Cheruthuruty (Kerala): Prime Minister Manmohan Singh on Wednesday laid the foundation stone for the South Indian Performing Arts Museum at the famous Kerala Kalamandalam Deemed University here.

"The proposed museum of south Indian performing arts is expected to lead to a greater and renewed interest in the art and culture of this region. The south Indian canvas is endowed with a wide variety of traditional performing arts, including ritual, folk and classical", he said.

"Some arts forms have vanished unfortunately, while some others need to be protected and supported", Singh said.

The museum, once established, would preserve and promote the rich and varied performing arts of the four states of south India and "further it would reinforce India's pluralism and harmonised co-existence of diverse cultures", he said.

Kerala Kalamandalam, founded by renowned poet Vallathol Narayana Menon in 1930, has a special place in the cultural map not only of Kerala but also of the country, he said.

Lauding Kerala's contribution in arts field, Singh said, "Kerala boasts of an amazing variety of performing arts. Kutiyattam, the unique Sanskrit theatre and 'Mudiyett', the ritual dance drama, find a place in the UNESCO representative list of the intangible cultural heritage of humanity", he said.

Other classical forms like 'Kathakali' and 'Mohiniyattam' have also been acclaimed across the world, he said, adding, the state was home to an array of folk and tribal art forms like 'theyyam' and 'Padayani'.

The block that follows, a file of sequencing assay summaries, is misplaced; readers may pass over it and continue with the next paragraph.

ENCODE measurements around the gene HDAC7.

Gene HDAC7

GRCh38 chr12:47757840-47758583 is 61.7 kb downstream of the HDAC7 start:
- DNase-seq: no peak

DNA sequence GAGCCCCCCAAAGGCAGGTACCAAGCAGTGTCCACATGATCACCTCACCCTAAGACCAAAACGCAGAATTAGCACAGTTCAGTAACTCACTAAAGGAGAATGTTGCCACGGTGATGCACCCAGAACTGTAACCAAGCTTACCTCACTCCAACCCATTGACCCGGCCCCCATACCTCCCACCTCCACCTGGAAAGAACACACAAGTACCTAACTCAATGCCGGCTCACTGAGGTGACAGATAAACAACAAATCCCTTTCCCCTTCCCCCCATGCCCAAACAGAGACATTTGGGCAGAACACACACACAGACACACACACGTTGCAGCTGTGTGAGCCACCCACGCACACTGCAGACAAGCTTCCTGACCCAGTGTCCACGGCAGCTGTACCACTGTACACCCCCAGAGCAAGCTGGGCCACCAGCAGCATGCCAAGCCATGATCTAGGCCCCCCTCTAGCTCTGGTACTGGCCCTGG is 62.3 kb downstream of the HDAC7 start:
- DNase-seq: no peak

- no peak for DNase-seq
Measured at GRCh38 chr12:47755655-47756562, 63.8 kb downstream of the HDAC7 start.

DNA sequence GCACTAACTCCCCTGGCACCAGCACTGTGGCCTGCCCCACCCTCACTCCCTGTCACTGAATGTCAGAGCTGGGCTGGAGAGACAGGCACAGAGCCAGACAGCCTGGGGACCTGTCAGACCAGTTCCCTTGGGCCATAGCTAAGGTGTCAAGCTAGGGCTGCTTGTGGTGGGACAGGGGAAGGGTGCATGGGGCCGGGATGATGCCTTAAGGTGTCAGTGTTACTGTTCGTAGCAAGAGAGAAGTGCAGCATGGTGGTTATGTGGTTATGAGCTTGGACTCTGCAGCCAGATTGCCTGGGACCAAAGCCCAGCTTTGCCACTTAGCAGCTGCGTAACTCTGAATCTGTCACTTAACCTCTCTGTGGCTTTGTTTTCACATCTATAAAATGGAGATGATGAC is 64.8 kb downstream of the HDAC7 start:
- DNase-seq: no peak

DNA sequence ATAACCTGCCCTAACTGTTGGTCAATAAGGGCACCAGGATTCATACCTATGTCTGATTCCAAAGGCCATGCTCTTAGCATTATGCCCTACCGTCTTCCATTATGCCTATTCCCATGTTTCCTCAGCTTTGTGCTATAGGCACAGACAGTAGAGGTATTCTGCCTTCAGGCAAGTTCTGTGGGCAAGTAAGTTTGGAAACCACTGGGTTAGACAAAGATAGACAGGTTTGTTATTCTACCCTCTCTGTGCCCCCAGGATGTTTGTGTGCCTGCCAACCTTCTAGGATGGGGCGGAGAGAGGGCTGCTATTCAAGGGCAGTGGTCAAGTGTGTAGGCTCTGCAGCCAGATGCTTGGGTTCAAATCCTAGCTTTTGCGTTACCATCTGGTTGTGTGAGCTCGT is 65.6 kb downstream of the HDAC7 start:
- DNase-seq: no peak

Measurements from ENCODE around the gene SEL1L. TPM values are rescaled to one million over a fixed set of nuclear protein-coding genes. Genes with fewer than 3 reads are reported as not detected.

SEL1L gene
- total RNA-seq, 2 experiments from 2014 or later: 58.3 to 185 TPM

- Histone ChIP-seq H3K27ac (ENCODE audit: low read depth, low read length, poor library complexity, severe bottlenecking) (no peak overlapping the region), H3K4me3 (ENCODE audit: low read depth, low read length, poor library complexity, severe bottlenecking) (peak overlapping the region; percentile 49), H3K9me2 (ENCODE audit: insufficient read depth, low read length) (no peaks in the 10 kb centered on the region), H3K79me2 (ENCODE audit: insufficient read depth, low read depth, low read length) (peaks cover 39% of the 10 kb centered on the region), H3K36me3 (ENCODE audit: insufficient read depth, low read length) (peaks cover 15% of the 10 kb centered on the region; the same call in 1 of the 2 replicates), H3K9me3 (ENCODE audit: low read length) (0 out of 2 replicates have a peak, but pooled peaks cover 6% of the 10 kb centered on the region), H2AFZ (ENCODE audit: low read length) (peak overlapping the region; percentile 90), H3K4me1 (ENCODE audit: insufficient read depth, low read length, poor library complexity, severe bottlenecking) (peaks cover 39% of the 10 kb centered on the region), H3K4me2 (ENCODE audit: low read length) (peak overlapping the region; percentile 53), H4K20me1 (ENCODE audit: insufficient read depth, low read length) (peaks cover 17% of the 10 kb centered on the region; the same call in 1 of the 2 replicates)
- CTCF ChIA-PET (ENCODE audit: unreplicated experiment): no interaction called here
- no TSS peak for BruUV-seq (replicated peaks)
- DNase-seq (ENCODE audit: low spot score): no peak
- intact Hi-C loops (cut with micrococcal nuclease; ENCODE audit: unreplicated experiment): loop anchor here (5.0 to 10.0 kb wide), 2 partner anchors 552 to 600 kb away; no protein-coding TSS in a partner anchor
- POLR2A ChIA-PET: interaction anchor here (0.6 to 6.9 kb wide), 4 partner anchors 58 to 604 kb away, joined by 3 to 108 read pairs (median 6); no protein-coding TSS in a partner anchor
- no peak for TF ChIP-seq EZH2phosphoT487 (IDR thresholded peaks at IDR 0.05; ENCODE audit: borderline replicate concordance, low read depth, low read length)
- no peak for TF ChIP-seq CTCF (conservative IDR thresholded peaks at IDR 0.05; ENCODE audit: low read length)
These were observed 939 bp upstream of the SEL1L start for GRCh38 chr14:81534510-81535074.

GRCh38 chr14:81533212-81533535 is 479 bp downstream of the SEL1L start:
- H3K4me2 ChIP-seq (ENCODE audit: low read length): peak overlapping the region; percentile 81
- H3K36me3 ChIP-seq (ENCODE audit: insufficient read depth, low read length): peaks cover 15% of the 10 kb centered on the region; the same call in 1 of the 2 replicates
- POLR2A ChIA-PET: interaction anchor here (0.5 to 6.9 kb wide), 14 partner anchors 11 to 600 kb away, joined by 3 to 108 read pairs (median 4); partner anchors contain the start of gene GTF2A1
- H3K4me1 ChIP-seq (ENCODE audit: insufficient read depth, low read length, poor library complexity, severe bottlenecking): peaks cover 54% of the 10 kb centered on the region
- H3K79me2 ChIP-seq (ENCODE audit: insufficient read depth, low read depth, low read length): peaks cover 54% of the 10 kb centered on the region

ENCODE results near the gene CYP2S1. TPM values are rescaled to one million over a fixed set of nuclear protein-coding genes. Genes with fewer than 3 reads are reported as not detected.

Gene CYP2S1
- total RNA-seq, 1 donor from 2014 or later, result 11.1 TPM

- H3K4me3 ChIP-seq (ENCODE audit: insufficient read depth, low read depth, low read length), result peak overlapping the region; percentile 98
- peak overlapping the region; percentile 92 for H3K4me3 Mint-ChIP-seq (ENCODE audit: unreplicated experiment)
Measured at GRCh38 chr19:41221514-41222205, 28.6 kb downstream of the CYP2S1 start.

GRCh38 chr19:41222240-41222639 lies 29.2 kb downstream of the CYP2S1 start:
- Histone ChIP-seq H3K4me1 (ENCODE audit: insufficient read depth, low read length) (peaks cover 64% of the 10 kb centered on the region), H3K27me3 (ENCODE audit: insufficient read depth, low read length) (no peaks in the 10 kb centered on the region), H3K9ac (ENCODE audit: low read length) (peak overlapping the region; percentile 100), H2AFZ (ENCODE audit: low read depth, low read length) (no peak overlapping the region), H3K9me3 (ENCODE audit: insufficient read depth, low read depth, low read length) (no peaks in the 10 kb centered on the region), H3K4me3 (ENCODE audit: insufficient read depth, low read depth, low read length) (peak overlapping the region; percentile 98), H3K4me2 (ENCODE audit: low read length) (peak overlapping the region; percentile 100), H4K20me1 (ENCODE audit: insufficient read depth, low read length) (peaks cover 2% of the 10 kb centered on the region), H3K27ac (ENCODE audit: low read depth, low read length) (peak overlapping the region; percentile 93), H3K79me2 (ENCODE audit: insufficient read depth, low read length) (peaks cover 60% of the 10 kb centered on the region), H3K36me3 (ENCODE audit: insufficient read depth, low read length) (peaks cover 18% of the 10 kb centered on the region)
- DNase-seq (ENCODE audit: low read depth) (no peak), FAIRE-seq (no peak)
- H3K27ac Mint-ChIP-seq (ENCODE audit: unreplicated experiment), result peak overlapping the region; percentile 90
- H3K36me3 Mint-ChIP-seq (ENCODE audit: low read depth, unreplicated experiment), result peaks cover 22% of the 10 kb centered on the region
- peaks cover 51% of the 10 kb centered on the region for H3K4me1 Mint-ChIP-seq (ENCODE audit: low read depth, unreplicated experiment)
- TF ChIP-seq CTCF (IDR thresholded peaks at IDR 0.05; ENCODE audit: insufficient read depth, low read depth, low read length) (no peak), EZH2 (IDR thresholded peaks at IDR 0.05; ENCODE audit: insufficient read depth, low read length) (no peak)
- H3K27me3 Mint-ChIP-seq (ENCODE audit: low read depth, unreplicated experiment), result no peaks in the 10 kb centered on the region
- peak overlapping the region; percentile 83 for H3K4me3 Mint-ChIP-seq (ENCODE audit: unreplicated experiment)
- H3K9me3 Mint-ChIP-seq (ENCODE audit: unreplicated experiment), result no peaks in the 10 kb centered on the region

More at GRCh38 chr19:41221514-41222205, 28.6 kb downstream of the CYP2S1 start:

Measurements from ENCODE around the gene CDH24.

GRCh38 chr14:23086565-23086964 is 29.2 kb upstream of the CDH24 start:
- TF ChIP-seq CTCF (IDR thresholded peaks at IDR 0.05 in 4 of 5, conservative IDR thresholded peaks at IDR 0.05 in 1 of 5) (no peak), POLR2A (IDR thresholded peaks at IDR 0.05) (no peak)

"From ancient times this land has warmly welcomed travelers and migrants, who have all contributed to the development of its magnificent cultural mosaic. The tradition of religious tolerance and respect for diverse philosophies has aided this process", he said, adding, "it is not thus a coincidence that the earliest mosque, church and synagogue in India were all established in this land".

Complimenting Kalamandalam, the Prime Minister said, "from its humble beginnings, it has today established itself as a symbol of Indian cultural renaissance and has acclaimed global fame".

Singh said the institution had tie-ups and collaborations with major universities and colleges abroad and shares many cultural exchange programmes with them. All these will go a long way in spreading the richness of Indian culture far and wide.

"As our ambassadors, our artists can very vividly show-case the different strands and hues of our composite cultural fabric", Singh said.

Singh also witnessed a 25-minute show capturing the essence of Kerala culture, presented by artistes of Kalamandalam.

The Rs 8 crore museum, built over 40,000 sq ft as per traditional Kerala architecture, would have collections of documents relating to folklore arts of south India, digital library, facilities for research and different types of performing arts.

Presiding over the function Karnataka Governor H R Bharadwaj, incharge of Kerala, said the state had produced renowned scholars and scientists.

Chief Minister Oommen Chandy said Kalamandalam, which had a humble beginning, has now grown up and has been appreciated world over.

Cultural Affairs Minister K C Joseph appealed to the Prime Minister to give recognition to Malayalam the classical language status.

(Agencies)


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